Government approves Paris climate deal
The German cabinet of government ministers has approved the Paris Agreement on climate change, which 195 countries successfully negotiated in December 2015. The first climate deal that obliges all countries to participate in mitigating climate change will be signed in a ceremony in New York on 22 April 2016. At least 55 countries accounting for 55 percent of global greenhouse gas emissions have to ratify the agreement afterwards for it to come into force. The government said it would push for the treaty to come into effect as early as possible.
Read the government press release in German here.
Read a CLEW dossier about the COP21 climate summit here.
“Germany 1.4 degrees warmer”
Temperatures in Germany have increased by 1.4 degrees Celsius since the beginning of observations in the 19th century, Germany's National Meteorological Service (Deutscher Wetterdienst – DWD) said. The rise is more than the global average, where temperatures increased by around 1 degree. Climate scientist Mojib Latif told the Süddeutsche Zeitung that Germany’s geographic location was to blame. Temperatures always increase more over landmasses than over oceans. With an average temperature of 9.9 degrees, 2015 was the second hottest year on record in Germany.
Read a CLEW dossier on Germany’s emissions and climate targets here.
“E.ON’s $10 billion write-down clouds spin-off prospects”
Germany's largest utility E.ON posted a record loss for the second year running following write-downs worth more than half its market value, reports Christoph Steitz for Reuters. The results casted doubts over plans to spin-off its ailing fossil power generation and energy trading business into a new company called Uniper. E.ON’s net loss more than doubled to 7 billion euros and the company warned that future profits were expected to drop further amid worsening conditions in the power sector, according to the report. "Our numbers reflect the far-reaching structural transformation that our industry is experiencing and that continues unabated in the current year," Chief Executive Johannes Teyssen said in a statement. "The course ahead will be tougher and longer than anticipated."
Read the Reuters report in English here.
Find the CLEW dossier on the utilities troubles here.
“E.ON posts record loss – The future of the energy giant”
Life for the new and renewable E.ON will not be a picnic even after the split, writes Angela Hennersdorf in WirtschaftsWoche. “While the energy market has adapted to green power for years, E.ON and arch rival RWE race to keep up with the Energiewende,” according to Hennersdorf. “Now, of all times, when the highly regulated renewable business is being slowed down, E.ON and RWE want to step on the gas in green energy.” Hennersdorf argues that the record loss is meant to ensure a clean slate for the new E.ON, and is also a strong message directed at the federal government, which is currently examining the financing of the nuclear exit. “’Just look, we don’t have anything anymore’ sounds the call from utilities’ vale of tears to Berlin.”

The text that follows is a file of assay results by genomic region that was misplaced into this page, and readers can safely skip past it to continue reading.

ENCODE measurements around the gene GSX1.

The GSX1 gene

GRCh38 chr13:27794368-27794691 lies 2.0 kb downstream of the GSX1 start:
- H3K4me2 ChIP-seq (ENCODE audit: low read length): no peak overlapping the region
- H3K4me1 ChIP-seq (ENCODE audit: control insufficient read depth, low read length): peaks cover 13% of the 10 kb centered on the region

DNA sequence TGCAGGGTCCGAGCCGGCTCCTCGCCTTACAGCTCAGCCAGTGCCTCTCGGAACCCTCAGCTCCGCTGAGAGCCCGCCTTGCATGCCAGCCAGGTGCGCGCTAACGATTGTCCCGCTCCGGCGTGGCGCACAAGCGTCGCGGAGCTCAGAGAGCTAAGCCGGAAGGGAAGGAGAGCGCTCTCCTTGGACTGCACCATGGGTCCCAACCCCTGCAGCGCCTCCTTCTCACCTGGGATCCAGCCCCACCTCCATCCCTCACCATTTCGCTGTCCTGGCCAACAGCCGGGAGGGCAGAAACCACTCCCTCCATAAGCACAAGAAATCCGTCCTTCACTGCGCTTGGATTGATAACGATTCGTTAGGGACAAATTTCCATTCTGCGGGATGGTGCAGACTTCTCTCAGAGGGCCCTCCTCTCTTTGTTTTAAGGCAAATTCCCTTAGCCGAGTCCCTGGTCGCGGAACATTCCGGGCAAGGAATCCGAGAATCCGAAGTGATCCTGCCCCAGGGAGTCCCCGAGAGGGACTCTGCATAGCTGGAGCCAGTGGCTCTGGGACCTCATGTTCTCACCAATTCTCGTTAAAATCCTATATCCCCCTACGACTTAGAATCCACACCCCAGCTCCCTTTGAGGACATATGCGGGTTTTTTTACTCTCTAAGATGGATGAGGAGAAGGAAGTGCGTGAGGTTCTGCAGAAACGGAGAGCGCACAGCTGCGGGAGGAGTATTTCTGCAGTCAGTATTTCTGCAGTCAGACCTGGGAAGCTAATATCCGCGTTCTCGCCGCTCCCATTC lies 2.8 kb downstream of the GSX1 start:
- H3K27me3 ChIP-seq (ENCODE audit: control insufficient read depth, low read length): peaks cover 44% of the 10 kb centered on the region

Read the article in German here.
Read the CLEW factsheet “Securing utility payments for the nuclear clean-up” here.
“Giant company all sheepish”
RWE’s renewable business is starting from an even weaker position than E.ON’s, writes Varinia Bernau in Süddeutsche Zeitung. While E.ON generated more than 13 percent of its power from renewables last year, RWE managed just 10 percent. The success of RWE’s renewable business will depend on the success of its partial sale on the stockmarket later this year. CEO Peter Terium admits that many innovative energy business ideas are no more than tender shoots. “But he doesn’t mention that he might have run out of money long before those shoots bear fruits,” writes Bernau.
Find a report on RWE’s results in Tuesday’s News Digest here.
“Five years after Fukushima – Nuclear energy, please!”
Nuclear energy is dangerous but climate-friendly, writes Ralf Nestler in a commentary in Tagesspiegel. “Because energy demand will rise in many countries, a supply purely based on renewables is illusory,” argues Nestler. “Whoever does switch off nuclear power plants or does not build them will have to fill the gap to a large extent with fossil energies... whoever takes climate protection and adequate energy supply seriously, will find it hard to get by without nuclear. Every country will have to decide its share in the power mix and the share of fossil energies. Sadly, it’s impossible to do without the two.”
“The decreed revolution”
The CEOs of German carmakers seem to understand that their industry faces drastic upheavals due to e-mobility and autonomous vehicles, writes Markus Fasse in a commentary in Handelsblatt. The problem is that cheap oil and a lower euro mean bumper earnings for the companies. “At a time of record profits, it’s very difficult to get the message across that sticking to old business models is the largest threat,” writes Fasse. “The alternative is to wait until sales and profits collapse. This would turn the transformation of a blooming industry into a conflictive restructuring. Given the size of its automobile industry, Germany must avoid that.”
Read our dossier on the Energiewende in transport here.
“Advisor at EU’s top court rejects German firms’ appeal for more CO2 allowances”
An advisor to Europe’s top court has rejected appeals filed by four German firms over the European Commission’s decision to refuse their request for more free EU carbon allowances, Carbon Pulse reports. The firms had applied to the German government earlier for free allowances for their installations under a “hardship clause” in German law. A final ruling by the European Court of Justice is due later this year, but the court typically follows its advisors’ guidance, the article says.
See the article in English here.